Description: It is the tendency to interpret new information so that it becomes compatible with our existing theories, beliefs and convictions. We filter out any new information that contradicts our existing views.
Implications for people analytics: Everybody is vulnerable to this bias, also people working in people analytics. This is an argument for a real professional people analytics team, with people with a good scientific education. Amateurs can do a lot of harm in people analytics, because they are probably more prone to some of the cognitive biases, and because they often lack solid knowledge of methodology and statistics. People analytics professionals must take the confirmation bias into account when presenting analysis to their clients.
7. Hindsight bias
Description: In retrospect, everything seems clear and inevitable. It makes us believe that we are better predictors than we are, causing us to be arrogant about our knowledge and consequently to take too much risk.
Implications for people analytics: The hindsight bias is connected to the ‘story bias’ and to the ‘overconfidence effect’, because we like good coherent stories, and we very much like to believe that we are very good at making predictions. Managers like to be in control, and if you can predict the future, you are in control. The people analytics team should also be conscious of this bias, as they will be very keen to show that predictive analytics can really be predictive.
8. Information bias
Implications for people analytics: “We need more information” is a phrase heard in many Boardrooms. Often this is a delaying tactic, as while new information is gathered, nothing happens. The people analytics team should not always be happy when new information is asked, but point out, when appropriate, that adding new information will not add value, and only delay the decision-making process.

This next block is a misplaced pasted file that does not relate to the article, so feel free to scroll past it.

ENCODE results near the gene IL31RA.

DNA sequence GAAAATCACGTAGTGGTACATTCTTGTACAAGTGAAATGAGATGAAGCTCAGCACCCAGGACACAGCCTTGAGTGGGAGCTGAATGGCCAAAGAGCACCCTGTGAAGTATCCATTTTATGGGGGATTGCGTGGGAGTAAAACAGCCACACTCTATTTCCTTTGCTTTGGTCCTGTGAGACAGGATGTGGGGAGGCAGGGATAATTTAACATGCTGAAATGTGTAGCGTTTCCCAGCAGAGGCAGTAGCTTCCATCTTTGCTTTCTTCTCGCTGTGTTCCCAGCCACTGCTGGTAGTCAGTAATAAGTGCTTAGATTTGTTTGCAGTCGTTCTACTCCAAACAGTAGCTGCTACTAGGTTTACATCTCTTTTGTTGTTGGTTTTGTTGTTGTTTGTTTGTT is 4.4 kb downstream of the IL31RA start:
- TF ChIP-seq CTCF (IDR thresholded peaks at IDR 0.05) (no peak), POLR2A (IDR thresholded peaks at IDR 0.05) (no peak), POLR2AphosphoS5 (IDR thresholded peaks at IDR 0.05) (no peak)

9. Fallacy of the single cause
Description: When it is assumed that there is merely one cause of a phenomenon, while other possibly contributing causes go undetected, are ignored or are illegitimately minimized.
Implications for people analytics: Life in organizations would be easier if many things would only have one cause. Often the questions asked to HR and the people analytics team hint in this direction: What is the cause that talent is leaving? What is the main characteristic of good leaders? What is causing the low level of engagement of our people in the USA? The people analytics team should dig deeper, and should find ways to present a complex reality in a simple way.
10. False causality
Description: The argument generally looks like this: Event A happened. Event B happened after A. Therefore, A caused B. The false cause fallacy is sometimes summarized and presented under the slogans “correlation is not causation” and “sequence is not causation”.
Implications for people analytics: This is again a good reason not to compromise on the quality of HR and the people analytics team. We can see false causality in action all the time. Our company was doing well. A new CEO arrives. The results are getting worse. It must be the CEO. So, if we appoint a new CEO, the results will get better.
False causality, in combination with small samples and HR professionals who are poor at statistics are a very dangerous mix.
11. Observer-expectancy effect
Implications for people analytics: Still many people want to please their boss, and probably people analytics people are no different. Be aware!
12. Framing effect